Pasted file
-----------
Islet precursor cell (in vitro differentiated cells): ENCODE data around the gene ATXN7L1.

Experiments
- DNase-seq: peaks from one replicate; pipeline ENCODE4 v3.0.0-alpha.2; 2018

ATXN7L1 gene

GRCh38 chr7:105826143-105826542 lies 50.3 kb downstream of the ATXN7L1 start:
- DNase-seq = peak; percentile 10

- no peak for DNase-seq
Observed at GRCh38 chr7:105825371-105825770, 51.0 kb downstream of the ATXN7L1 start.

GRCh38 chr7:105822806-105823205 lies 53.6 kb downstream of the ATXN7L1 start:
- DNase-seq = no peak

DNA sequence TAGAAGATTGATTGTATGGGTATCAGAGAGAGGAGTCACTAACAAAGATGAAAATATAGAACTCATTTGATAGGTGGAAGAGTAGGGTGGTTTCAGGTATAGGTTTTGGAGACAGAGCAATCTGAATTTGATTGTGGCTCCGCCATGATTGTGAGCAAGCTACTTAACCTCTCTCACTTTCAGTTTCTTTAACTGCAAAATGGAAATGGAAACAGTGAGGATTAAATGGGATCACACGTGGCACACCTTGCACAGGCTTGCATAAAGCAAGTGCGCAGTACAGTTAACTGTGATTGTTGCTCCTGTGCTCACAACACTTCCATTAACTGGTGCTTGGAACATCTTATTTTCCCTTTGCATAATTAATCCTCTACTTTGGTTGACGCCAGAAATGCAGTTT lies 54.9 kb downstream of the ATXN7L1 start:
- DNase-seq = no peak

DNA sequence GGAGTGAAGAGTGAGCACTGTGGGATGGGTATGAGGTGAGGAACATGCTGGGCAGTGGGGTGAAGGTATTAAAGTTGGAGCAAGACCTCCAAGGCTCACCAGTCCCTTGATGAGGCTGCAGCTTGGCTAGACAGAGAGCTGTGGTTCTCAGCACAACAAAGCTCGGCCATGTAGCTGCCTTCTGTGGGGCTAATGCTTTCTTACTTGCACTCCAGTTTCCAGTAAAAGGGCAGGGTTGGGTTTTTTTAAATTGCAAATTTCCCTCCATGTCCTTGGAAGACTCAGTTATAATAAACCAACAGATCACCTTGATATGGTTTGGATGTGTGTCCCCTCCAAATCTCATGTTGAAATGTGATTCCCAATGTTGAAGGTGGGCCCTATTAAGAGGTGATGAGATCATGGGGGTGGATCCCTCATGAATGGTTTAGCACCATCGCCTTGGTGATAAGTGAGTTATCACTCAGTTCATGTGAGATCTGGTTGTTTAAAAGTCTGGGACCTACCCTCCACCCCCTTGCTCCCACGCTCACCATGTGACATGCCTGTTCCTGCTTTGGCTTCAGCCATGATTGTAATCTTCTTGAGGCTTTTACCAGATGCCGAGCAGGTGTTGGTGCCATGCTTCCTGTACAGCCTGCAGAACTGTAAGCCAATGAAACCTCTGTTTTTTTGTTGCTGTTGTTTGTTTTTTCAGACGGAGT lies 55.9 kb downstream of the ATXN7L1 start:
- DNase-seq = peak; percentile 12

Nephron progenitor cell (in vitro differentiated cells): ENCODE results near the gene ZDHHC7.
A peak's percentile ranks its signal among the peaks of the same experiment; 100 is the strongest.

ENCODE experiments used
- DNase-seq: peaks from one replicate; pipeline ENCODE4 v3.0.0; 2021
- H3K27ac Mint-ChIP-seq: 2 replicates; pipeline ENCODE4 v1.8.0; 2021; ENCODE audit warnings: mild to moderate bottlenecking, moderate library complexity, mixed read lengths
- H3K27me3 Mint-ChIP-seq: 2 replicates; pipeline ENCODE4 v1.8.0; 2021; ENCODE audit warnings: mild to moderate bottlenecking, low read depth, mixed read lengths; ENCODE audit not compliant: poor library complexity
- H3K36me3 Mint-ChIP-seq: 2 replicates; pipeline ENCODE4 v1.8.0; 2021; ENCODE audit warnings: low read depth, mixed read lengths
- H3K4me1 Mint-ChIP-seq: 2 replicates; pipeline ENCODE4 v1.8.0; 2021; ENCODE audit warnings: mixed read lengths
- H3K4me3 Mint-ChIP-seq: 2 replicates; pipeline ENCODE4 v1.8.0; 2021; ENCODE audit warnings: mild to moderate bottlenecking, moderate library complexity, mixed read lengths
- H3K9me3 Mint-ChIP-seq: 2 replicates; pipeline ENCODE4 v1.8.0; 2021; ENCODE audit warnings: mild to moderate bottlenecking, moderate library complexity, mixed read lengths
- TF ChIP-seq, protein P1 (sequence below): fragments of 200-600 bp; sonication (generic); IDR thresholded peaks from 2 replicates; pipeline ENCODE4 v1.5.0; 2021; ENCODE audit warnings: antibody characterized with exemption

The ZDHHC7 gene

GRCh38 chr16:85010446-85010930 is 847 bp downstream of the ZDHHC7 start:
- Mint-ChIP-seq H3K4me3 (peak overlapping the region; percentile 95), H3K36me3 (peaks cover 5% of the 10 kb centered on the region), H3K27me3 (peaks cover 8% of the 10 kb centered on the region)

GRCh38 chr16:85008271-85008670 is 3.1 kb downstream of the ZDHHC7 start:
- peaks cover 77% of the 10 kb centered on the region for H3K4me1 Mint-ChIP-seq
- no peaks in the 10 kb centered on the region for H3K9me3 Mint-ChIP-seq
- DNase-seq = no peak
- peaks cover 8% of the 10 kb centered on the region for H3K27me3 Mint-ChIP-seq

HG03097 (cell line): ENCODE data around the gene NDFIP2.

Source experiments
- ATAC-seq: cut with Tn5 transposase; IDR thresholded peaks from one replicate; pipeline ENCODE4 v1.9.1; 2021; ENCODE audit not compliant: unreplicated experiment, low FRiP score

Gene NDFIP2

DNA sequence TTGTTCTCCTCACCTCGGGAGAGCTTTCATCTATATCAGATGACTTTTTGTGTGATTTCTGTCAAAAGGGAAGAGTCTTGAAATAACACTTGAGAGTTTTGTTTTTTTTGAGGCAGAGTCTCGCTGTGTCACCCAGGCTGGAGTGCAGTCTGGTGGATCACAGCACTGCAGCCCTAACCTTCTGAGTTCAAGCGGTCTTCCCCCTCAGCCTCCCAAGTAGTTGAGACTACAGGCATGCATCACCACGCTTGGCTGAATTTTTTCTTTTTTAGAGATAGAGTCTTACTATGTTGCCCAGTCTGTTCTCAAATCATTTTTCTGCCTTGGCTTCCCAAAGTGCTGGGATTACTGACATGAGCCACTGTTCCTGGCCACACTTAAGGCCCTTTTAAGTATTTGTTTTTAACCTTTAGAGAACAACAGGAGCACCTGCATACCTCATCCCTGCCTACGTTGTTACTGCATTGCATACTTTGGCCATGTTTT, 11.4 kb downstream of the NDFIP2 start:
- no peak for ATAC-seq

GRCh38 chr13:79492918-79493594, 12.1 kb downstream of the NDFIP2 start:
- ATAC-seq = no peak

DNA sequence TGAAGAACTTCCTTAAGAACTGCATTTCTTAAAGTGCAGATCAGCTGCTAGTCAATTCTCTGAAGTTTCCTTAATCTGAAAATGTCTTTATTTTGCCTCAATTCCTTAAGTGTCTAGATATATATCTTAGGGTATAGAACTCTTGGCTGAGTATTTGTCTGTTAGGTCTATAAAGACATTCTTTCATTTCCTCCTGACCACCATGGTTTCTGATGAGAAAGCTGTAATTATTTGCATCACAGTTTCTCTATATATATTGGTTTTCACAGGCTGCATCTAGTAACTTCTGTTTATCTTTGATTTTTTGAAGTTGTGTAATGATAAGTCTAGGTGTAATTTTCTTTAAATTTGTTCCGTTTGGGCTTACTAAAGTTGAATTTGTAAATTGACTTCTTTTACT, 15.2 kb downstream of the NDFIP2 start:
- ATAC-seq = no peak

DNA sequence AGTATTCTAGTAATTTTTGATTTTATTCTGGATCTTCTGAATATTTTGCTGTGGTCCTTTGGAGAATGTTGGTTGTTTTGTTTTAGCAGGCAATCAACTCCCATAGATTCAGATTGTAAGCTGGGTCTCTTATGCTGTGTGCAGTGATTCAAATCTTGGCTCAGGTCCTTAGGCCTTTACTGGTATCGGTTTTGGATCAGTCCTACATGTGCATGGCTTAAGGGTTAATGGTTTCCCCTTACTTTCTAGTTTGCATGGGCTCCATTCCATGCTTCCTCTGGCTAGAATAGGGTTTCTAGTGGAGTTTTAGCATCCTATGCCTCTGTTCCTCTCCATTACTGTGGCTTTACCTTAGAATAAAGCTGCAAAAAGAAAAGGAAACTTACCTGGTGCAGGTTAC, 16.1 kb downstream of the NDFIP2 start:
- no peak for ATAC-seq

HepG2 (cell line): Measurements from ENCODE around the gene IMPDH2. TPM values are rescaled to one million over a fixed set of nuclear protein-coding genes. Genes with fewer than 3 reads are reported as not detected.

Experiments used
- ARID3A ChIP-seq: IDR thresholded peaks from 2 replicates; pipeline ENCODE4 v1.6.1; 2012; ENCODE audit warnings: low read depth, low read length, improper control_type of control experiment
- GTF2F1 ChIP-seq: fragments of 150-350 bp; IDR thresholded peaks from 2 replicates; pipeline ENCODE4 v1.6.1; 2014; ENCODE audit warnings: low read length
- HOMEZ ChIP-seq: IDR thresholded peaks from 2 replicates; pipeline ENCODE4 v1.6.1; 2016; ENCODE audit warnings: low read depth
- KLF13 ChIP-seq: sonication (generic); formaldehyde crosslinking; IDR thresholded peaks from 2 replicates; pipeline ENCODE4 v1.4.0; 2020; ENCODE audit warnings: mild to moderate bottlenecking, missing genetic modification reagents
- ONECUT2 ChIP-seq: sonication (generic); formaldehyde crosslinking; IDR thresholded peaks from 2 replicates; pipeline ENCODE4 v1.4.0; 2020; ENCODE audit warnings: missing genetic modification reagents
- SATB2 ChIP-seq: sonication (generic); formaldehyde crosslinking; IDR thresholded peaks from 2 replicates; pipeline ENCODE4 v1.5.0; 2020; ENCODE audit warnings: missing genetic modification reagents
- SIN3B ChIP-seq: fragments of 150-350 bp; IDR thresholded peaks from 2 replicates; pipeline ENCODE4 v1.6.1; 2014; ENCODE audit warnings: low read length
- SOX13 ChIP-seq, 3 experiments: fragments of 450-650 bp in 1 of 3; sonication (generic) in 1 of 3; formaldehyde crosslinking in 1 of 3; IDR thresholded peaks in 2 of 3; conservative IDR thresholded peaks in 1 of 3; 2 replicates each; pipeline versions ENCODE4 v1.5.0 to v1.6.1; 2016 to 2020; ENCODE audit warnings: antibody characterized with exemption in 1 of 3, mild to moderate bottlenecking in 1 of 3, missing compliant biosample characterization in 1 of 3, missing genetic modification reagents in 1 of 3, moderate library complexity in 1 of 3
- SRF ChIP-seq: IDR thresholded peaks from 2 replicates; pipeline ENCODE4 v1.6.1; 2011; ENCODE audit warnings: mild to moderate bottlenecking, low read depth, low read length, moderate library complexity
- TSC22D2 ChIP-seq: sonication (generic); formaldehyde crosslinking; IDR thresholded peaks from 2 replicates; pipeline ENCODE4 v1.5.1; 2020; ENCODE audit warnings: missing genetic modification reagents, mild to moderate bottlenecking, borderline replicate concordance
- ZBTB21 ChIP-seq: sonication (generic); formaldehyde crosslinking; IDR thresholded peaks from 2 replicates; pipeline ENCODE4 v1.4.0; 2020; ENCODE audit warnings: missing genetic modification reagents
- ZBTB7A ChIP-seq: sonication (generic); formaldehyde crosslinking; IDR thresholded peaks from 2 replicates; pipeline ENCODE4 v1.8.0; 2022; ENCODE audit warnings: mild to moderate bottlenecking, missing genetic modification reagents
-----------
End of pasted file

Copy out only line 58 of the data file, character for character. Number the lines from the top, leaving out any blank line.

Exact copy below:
- ZBTB21 ChIP-seq: sonication (generic); formaldehyde crosslinking; IDR thresholded peaks from 2 replicates; pipeline ENCODE4 v1.4.0; 2020; ENCODE audit warnings: missing genetic modification reagents